A Sense of Place Magazine

Beautifully written stories on politics, social movements, photography and books

Page 2 of 46

Ways of Being: Animals, Plants, Machines: The Search for a Planetary Intelligence

With Maria Popova: The Marginalian In these darkening times, when the powerful and the political class have become utterly corrupted, and indifferent to the concerns of ordinary people, there are, as a kind of counterwave, a significant number of people… Continue Reading →

The Rise of Ultranationalism in Australia: Facebook and the Sites of Discontent.

By John Stapleton The story below was written some four years ago. It showed the massive connivance between social media platforms and the Australian government. It also covered the violent suppression of protests, in this case over Australia’s high immigration… Continue Reading →

After Covid: Twelve Challenges for a Shattered World 

Jeffrey Tucker: Brownstone Institute Three years ago, in the depths of lockdowns, it became obvious that we desperately needed a new citizen movement with a different focus. Prevailing ideological forms were simply not adapted to the enormous exogenous shock to… Continue Reading →

Peyotes in Suburbia – the Secret World of Sydney’s Psychoactive Cacti Growers

Prudence Gibson, UNSW Sydney Before I met the cactus expert, I didn’t even know psychoactive gardens existed. Of course I wanted to see one. So on a cool, rainy day in February 2022, I drove west to the foot of… Continue Reading →

Protecting Aboriginal Allodial Sovereign Rights: A Case to Vote NO in the Referendum

Steven Porter: Moree As the upcoming referendum approaches, there is a pressing need for Aboriginal people to carefully consider the potential impact on their allodial sovereign rights. While the discussion around the referendum largely revolves around classifications such as “aboriginal,”… Continue Reading →

Supercomputers have revealed the Giant Pillars of Heat funnelling Diamonds upwards from Deep within Earth

Honorary Fellow Ömer F. Bodur, University of Wollongong and Professor Nicolas Flament, University of Wollongong Most diamonds are formed deep inside Earth and brought close to the surface in small yet powerful volcanic eruptions of a kind of rock called… Continue Reading →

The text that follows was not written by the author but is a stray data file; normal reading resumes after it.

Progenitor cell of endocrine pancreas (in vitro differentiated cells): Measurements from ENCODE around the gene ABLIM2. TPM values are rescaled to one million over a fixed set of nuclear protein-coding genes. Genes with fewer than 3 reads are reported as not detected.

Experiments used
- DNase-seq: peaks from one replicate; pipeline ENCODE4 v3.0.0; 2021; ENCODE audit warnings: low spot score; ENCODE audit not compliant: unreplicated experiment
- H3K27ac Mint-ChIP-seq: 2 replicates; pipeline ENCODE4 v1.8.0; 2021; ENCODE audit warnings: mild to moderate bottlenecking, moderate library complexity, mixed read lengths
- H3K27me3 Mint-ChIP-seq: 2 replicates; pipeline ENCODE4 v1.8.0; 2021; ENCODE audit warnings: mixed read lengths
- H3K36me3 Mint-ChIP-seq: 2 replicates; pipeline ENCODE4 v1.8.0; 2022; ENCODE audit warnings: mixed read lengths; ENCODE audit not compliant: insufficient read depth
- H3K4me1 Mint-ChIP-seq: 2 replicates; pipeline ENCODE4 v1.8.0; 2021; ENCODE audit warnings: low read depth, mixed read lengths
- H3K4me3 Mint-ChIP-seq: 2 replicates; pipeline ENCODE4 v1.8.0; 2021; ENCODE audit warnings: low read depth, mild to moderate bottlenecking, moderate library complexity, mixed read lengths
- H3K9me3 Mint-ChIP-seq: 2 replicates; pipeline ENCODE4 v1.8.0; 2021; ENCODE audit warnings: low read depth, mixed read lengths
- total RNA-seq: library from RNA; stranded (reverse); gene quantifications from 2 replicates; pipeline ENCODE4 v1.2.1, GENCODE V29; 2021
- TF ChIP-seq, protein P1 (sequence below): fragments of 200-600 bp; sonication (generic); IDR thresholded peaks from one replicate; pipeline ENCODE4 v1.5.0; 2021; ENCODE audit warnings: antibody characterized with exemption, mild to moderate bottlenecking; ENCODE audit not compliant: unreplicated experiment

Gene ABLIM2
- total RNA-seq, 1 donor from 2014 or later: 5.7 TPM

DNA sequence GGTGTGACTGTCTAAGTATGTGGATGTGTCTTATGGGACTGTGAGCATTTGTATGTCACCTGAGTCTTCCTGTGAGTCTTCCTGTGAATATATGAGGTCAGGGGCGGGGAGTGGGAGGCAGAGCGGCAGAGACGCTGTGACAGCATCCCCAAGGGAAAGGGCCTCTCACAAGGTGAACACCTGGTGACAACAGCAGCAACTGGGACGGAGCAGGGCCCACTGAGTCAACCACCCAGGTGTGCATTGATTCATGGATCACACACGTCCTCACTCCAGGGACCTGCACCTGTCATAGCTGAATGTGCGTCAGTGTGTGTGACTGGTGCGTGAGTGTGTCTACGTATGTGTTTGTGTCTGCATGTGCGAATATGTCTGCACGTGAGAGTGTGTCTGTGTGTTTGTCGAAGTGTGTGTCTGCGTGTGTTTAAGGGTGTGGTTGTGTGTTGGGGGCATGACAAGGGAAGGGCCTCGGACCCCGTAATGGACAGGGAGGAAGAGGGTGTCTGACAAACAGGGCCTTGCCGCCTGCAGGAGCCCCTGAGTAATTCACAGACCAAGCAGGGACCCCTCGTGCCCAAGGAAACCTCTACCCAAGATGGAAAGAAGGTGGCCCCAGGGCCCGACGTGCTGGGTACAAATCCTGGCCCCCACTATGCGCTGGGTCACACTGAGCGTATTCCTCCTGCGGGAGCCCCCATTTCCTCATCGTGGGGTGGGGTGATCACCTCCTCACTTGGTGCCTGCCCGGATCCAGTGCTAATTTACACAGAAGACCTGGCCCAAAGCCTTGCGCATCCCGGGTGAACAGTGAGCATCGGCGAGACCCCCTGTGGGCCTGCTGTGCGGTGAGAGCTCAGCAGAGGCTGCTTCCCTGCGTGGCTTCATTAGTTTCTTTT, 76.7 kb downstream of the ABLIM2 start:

Australia: The Best Democracy Money Can Buy

Rex Patrick: Michael West Media While we’ve been busily distracted on the big issues like cost of living, AUKUS, the Voice, access to doctors and a broken gas market, Australian Prime Minister Anthony Albanese has been quietly wrapping a highly… Continue Reading →

Mosses Are Vital

Lachlan Gilbert: University of New South Wales Newsroom Often ignored or even removed, moss provides stabilisation for plant ecosystems the world over. When mosses cover the soil, it’s a good sign, not a bad one. They lay foundations for other… Continue Reading →

The Early Gulf States: The Photography of Christine Osborne

Australian-born travel writer and photographer Christine Osborne was recording life in the Arab oil states before mass tourism introduced them to the world. Author of the acclaimed memoir Travels with My Hat published in 2014, her latest project showcases her best images… Continue Reading →

Falun Dafa: The End of Days

By John Stapleton Truthfulness, Compassion, Forbearance “When two truths meet the most courageous one wins.” Chinese proverb. This piece was originally written some 20 years ago and is republished here out of curiosity. Falun Gong remain a powerful if essentially… Continue Reading →

AI Pioneer Geoffrey Hinton: AI is a New Form of Intelligence Unlike Our Own

Olivier Salvado, CSIRO and Jon Whittle, Data61 Debates about AI often characterise it as a technology that has come to compete with human intelligence. Indeed, one of the most widely pronounced fears is that AI may achieve human-like intelligence and… Continue Reading →

The First Vaccine Injury Class Action in Australia

By Alison Bevege: Letters from Australia ‘Negligence’, ‘malfeasance’, ‘breach of statutory duty’: Federal Court case seeks justice for injured who have been ignored, abandoned, censored and mocked. This piece is from journalist Alison Bevege’s Substack page Letters from Australia. You… Continue Reading →

The Year Of Water

Text and photography by Dean Sewell As a photographer I’ve been concentrating the Murray Darling Basin for the the good part of the last two decades. I wanted to go back to South Australia, to the lower part of the… Continue Reading →

Deaths of Despair and the Future of Capitalism

Extract: Angus Deaton and Anne Case From Nobel Prize winning economist Angus Deaton and leading academic Anne Case comes a beautifully written, concise, accessible and groundbreaking study of the collapse of America’s working class and the profound political consequences that… Continue Reading →

Stephen Hawking’s final, God’s-eye view of the Cosmos

Geraint Lewis, University of Sydney In the public’s mind, Stephen Hawking is a giant of 20th century science. He burst onto the popular stage with the 1988 publication of A Brief History of Time, which presented his esoteric ideas of… Continue Reading →

Singing the Blues: More Whale songs detected during La Niña years